If you run a zeroing utility on a spinning rust HDD, will it attempt to overwrite excluded bad blocks as well as the 'good' data / directories?
Addresses are translated by the flash controller, this is transparent to the OS. AIUI you'd need to reflash the firmware or replace the controller chip to gain access to the raw storage, although it's possible that there's an "engineering mode" the manufacturers aren't telling us about.
... it's who she passes it on to afterwards.
After all, auntie June is probably not going to have the elite hacker skills necessary to discover the undeleted files on the (emulated) sdcard. So you're safe for now. But only until she sells it on eBay for ££.99 (excl p&p).
And then you're both done for...
...after all, a factory reset that doesn't is pretty poor, especially if there is no obvious (non-geek) way to wipe important data from the machine.
Then Mr. Munro makes the illogical leap from a badly wiped tablet sold on eBay to providing information for weirdos to stalk your children (the obvious question is that this only means a damn if the purchaser is a kiddie stalker, has the knowledge of how to get into the device, and most importantly of all, lives nearby). As if this wasn't bad enough, somehow having end user information on a cheap supermarket tablet will automagically help a stalker avoid a police sting? How is this? Will it start playing the theme tune from The Bill whenever a cop car drives by?
Mr. Munro, you might have had a good and convincing argument if you warned adults about their login details, credit card information, etc being potentially accessible by the person the tablet is sold on to. But this half-assed "think of the children"? That's an even more desperate attempt than one would expect to see in The Daily Mail. So go away. Very far away. Preferably in a coffin. Thank you.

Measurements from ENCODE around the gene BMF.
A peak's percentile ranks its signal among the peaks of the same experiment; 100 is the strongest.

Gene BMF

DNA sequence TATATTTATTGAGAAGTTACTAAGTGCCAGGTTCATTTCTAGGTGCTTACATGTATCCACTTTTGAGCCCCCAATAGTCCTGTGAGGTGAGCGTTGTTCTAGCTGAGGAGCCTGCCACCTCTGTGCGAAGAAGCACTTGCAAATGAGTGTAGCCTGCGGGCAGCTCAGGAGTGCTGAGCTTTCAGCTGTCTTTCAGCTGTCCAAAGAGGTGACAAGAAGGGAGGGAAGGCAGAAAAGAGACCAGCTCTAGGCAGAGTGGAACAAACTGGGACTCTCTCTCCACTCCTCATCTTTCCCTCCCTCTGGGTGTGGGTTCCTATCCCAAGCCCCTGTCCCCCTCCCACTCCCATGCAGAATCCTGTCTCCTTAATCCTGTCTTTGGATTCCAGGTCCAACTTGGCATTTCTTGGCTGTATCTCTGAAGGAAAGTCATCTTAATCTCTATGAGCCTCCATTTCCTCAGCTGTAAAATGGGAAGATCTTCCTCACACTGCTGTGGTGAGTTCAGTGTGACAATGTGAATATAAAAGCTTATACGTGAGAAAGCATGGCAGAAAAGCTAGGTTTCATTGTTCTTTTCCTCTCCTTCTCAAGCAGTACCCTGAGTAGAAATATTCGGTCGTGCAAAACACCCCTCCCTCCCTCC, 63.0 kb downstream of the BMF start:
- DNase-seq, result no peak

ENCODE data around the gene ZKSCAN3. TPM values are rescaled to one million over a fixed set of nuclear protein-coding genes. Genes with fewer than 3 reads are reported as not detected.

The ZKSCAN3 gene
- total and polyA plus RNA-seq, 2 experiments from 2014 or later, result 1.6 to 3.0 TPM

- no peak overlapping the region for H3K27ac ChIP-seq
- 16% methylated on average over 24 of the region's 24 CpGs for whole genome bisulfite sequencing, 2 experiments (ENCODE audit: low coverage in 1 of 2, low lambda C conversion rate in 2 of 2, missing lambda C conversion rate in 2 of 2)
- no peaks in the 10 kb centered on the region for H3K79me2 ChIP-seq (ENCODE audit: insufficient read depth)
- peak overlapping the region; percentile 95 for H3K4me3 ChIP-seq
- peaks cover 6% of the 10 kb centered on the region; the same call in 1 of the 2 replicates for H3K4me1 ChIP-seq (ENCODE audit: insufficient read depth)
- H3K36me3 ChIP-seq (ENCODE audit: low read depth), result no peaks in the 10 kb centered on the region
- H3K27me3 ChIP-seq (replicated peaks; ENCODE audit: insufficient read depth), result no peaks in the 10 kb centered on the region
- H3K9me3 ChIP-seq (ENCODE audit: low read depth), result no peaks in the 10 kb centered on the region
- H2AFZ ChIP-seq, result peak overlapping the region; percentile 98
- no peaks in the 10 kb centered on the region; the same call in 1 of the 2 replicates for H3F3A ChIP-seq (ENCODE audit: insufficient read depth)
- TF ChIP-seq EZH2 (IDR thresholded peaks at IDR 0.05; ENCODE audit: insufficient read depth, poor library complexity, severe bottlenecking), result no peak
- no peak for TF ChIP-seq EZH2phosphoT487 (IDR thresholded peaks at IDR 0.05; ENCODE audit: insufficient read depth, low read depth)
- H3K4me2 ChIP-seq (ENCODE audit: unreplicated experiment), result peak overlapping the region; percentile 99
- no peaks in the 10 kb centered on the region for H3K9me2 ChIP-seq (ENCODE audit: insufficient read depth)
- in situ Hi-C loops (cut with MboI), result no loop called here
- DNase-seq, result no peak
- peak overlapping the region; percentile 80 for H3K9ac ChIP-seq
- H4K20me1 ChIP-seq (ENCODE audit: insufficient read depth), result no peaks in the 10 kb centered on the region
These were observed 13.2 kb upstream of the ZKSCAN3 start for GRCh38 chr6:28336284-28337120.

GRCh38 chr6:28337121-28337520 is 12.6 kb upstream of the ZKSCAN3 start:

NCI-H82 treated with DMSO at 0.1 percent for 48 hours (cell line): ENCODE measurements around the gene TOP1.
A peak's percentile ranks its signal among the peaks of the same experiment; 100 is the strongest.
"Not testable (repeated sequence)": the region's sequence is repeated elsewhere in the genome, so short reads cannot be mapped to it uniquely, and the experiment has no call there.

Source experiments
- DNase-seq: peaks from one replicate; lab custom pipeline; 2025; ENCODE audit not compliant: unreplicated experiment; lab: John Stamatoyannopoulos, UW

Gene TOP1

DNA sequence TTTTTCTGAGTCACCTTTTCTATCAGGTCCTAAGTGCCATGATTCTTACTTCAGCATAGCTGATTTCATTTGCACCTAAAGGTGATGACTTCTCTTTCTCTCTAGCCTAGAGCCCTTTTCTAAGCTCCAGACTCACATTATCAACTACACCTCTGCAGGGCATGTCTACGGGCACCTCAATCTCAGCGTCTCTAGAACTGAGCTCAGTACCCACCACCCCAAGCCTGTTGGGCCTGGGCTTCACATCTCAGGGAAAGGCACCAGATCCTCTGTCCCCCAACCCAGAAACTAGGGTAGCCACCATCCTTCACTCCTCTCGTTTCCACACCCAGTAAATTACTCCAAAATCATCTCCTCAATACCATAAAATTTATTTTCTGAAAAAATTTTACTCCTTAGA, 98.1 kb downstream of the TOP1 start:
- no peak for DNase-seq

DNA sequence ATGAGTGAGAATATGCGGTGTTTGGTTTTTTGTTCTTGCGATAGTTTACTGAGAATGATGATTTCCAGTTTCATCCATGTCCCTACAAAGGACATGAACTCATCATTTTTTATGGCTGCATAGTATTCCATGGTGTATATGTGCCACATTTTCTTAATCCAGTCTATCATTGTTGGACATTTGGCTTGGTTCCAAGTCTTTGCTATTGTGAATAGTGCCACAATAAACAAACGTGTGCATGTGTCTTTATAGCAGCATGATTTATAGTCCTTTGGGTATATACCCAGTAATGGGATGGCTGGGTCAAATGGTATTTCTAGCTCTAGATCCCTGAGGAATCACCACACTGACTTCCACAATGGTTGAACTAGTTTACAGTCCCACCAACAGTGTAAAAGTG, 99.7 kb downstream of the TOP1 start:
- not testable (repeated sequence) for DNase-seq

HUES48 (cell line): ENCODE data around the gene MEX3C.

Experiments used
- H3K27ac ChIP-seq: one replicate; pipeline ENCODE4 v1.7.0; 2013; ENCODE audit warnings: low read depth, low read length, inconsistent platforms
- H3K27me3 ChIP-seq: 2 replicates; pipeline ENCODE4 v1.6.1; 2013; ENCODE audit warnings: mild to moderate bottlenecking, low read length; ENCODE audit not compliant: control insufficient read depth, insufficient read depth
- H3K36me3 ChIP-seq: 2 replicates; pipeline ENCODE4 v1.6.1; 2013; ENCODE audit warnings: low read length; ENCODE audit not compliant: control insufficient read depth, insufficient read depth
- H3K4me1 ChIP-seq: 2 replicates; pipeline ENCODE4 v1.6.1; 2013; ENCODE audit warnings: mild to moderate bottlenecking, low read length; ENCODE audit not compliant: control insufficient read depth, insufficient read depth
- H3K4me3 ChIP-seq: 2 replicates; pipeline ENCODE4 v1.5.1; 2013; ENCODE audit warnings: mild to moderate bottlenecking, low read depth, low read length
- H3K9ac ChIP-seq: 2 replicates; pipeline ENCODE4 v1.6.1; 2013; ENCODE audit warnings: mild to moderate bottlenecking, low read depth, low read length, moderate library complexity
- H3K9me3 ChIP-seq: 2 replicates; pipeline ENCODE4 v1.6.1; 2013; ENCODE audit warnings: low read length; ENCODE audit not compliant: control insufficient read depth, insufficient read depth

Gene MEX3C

"It also helps the stalker avoid a police sting – a copper would not be using a cheap tablet to sting a stalker with! They would be using a carefully managed and secured PC in a police building somewhere."
I'm not exactly sure what is his point here?
Is he really scared of stalkers trawling eBay for old tablets in the hope some kiddie left it logged into Facebook? Start with the basics: every child in this country must attend school by law. So where do you think the children are? Doesn't need a fuckin social media account to figure out how to find kids.
He points out that cheap tablets are often bought for children and by selling on a tablet which has the child’s social network data, the parent might be unwittingly aiding a stalker who could use the identity of the child to stalk other children
He appears to be channelling the collective mind (using the term loosely) of Mumsnet.
My daughter's Hudl stopped recharging - the microUSB port died (apparently this happens a lot to pre-Christmas rush Hudls). By the time I noticed it was almost out of charge - so I ported off what I could to the microSD card and then performed a Factory Reset - surprised that it didn't take very long - but since the battery finally completely expired a few minutes later, I didn't get chance to do much else with it.
It then went back to Tesco for a warranty replacement.
Have changed account passwords (as I had the admin acct on it, I changed hers and mine Google logins for example) - so hoping that even if this unit does get refurb'd, and the factory reset is potentially ineffectual, nobody will be able to login with the account details stored on the device.